This new book’s author says it’s good.
Scholars have often read the book of Revelation in way that attempts to ascertain which other Old Testament book it most resembles. Instead, we should read it as a combined and imitative text which actively engages the audience through signalling to multiple texts and multiple textual experiences: in short, it is an act of pastiche.
Fletcher analyses the methods used to approach Revelation’s relationship with Old Testament texts and shows that, although there is literature on Revelation’s imitative and multi-vocal nature, these aspects of the text have not yet been explored in sufficient depth. Fletcher’s analysis also incorporates an examination of Greco-Roman imitation and combination before providing a better way to understand the nature of the book of Revelation, as pastiche. Fletcher builds her case on four comparative case studies and uses a test case to ascertain how completely they fit with this assessment. These insights are then used to clarify how reading Revelation as imitative and combined pastiche can challenge previous scholarly assumptions, transforming the way we approach the text.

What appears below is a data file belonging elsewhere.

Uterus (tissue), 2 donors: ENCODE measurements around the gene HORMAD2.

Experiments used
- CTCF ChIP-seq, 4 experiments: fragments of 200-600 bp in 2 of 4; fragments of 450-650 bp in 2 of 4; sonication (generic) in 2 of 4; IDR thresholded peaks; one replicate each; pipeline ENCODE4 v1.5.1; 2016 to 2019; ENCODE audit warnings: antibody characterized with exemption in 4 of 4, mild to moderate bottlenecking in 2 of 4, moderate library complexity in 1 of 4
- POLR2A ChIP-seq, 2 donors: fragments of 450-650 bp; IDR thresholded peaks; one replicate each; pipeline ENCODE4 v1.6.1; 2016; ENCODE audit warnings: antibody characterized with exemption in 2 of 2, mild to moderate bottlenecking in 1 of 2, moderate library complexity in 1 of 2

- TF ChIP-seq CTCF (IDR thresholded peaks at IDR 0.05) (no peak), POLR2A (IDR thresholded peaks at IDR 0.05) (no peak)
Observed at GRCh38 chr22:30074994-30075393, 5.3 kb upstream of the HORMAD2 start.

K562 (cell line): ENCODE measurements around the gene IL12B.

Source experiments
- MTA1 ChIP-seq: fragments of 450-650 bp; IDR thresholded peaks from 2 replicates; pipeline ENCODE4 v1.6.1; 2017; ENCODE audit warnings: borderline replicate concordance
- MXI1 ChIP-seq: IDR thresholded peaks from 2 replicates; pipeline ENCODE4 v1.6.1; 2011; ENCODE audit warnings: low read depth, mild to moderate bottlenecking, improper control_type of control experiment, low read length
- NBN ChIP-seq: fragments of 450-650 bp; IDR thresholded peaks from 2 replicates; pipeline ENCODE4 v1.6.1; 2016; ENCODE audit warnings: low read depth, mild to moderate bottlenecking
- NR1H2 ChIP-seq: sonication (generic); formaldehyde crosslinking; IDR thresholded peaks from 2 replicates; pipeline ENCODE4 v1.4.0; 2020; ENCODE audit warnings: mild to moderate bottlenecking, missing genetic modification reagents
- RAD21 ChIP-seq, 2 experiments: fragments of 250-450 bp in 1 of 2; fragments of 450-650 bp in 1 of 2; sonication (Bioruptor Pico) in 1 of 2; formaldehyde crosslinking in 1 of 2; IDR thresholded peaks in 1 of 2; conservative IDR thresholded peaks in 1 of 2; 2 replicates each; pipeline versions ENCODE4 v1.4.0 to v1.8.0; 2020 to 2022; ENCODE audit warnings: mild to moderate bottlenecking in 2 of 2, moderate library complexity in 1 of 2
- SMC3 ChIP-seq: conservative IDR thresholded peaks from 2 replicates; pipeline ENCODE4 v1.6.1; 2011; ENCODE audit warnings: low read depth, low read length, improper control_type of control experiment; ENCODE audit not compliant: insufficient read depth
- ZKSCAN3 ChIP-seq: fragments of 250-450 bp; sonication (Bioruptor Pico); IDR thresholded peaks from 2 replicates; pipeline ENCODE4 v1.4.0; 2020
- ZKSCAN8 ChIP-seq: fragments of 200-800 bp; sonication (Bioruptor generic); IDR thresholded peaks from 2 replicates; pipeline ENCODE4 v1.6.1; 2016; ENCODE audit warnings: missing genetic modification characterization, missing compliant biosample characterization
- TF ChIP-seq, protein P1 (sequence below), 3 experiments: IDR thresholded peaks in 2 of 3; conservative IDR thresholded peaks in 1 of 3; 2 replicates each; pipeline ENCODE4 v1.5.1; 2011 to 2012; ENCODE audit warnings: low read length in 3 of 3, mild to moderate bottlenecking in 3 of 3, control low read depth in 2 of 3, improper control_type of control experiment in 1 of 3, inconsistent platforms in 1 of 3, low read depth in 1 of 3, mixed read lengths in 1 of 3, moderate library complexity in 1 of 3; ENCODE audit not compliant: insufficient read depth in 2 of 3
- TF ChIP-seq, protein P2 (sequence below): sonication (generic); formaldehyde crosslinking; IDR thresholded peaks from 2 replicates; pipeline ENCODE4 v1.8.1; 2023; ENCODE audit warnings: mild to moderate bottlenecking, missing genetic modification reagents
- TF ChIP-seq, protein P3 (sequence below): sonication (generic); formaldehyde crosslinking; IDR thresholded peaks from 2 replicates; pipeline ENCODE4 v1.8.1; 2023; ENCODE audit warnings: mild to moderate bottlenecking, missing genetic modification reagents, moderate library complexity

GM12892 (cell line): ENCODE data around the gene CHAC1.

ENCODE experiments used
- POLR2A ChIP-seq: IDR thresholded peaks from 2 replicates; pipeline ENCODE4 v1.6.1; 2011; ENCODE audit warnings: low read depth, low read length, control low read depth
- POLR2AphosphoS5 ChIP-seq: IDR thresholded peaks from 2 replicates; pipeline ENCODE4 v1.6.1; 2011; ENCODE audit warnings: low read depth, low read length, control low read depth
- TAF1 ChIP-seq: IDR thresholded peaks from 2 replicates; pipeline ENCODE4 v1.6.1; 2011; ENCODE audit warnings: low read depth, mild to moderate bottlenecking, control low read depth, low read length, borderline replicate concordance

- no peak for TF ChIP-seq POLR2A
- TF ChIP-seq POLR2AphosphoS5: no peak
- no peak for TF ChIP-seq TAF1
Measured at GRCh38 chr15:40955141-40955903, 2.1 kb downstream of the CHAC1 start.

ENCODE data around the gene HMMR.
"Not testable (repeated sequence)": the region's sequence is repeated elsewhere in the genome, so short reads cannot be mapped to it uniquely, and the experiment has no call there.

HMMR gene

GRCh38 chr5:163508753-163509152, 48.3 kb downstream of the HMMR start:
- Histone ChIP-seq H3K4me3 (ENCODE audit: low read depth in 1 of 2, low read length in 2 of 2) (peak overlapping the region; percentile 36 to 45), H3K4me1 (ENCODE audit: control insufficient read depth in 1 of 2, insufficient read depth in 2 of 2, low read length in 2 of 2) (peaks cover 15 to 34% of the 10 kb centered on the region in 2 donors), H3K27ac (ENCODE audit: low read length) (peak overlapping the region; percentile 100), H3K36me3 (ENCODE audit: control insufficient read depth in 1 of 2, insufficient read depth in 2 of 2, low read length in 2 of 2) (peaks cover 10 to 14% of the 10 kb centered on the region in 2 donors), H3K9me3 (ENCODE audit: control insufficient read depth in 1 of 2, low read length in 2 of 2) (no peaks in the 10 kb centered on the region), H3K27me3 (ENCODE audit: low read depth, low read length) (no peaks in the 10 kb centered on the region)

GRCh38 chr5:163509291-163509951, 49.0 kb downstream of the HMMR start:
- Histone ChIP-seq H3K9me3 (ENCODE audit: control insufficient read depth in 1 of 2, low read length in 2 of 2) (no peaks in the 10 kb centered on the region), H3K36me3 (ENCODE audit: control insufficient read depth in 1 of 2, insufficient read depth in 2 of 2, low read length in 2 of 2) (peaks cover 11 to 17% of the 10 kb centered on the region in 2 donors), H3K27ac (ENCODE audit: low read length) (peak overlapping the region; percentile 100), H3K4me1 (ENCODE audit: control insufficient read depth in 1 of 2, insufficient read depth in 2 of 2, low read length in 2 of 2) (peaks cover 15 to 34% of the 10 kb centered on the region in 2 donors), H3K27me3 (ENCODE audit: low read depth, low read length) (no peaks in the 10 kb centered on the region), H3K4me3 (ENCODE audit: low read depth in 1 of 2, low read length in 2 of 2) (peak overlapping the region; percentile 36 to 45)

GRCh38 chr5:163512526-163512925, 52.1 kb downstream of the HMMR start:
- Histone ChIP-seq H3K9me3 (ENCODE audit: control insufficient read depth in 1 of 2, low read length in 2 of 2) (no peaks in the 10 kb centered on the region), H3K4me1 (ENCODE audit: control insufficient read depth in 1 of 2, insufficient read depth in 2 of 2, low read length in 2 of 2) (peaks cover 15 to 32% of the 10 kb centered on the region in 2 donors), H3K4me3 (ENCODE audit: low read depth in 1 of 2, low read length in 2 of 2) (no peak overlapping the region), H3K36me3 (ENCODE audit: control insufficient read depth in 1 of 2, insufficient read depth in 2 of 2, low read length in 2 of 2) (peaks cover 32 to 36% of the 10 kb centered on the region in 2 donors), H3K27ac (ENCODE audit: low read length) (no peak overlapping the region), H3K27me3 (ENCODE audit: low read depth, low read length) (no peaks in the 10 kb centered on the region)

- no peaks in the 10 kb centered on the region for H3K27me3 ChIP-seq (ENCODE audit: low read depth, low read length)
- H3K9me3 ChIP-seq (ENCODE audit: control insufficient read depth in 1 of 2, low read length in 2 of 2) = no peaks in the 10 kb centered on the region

List of Abbreviations
List of Illustrations
Ch. 1: Reviewing the Past: Previous Studies and Approaches
Ch. 2: Re-Visualising the Past: Ancient Imitation and Combination
Ch. 3: Pastiche: Imitation and Combination
Ch. 4: Listening to All the Voices: Reading Plurality in Revelation 1
Ch. 5: Once Upon a Time in Babylon: Reading Revelation 17 Affectively
Ch. 6: Revelation 18: Far From the Past?
Ch. 7: Apocalypse Noir: Re-Reading Genre Through Pastiche
Ch. 8: Conclusions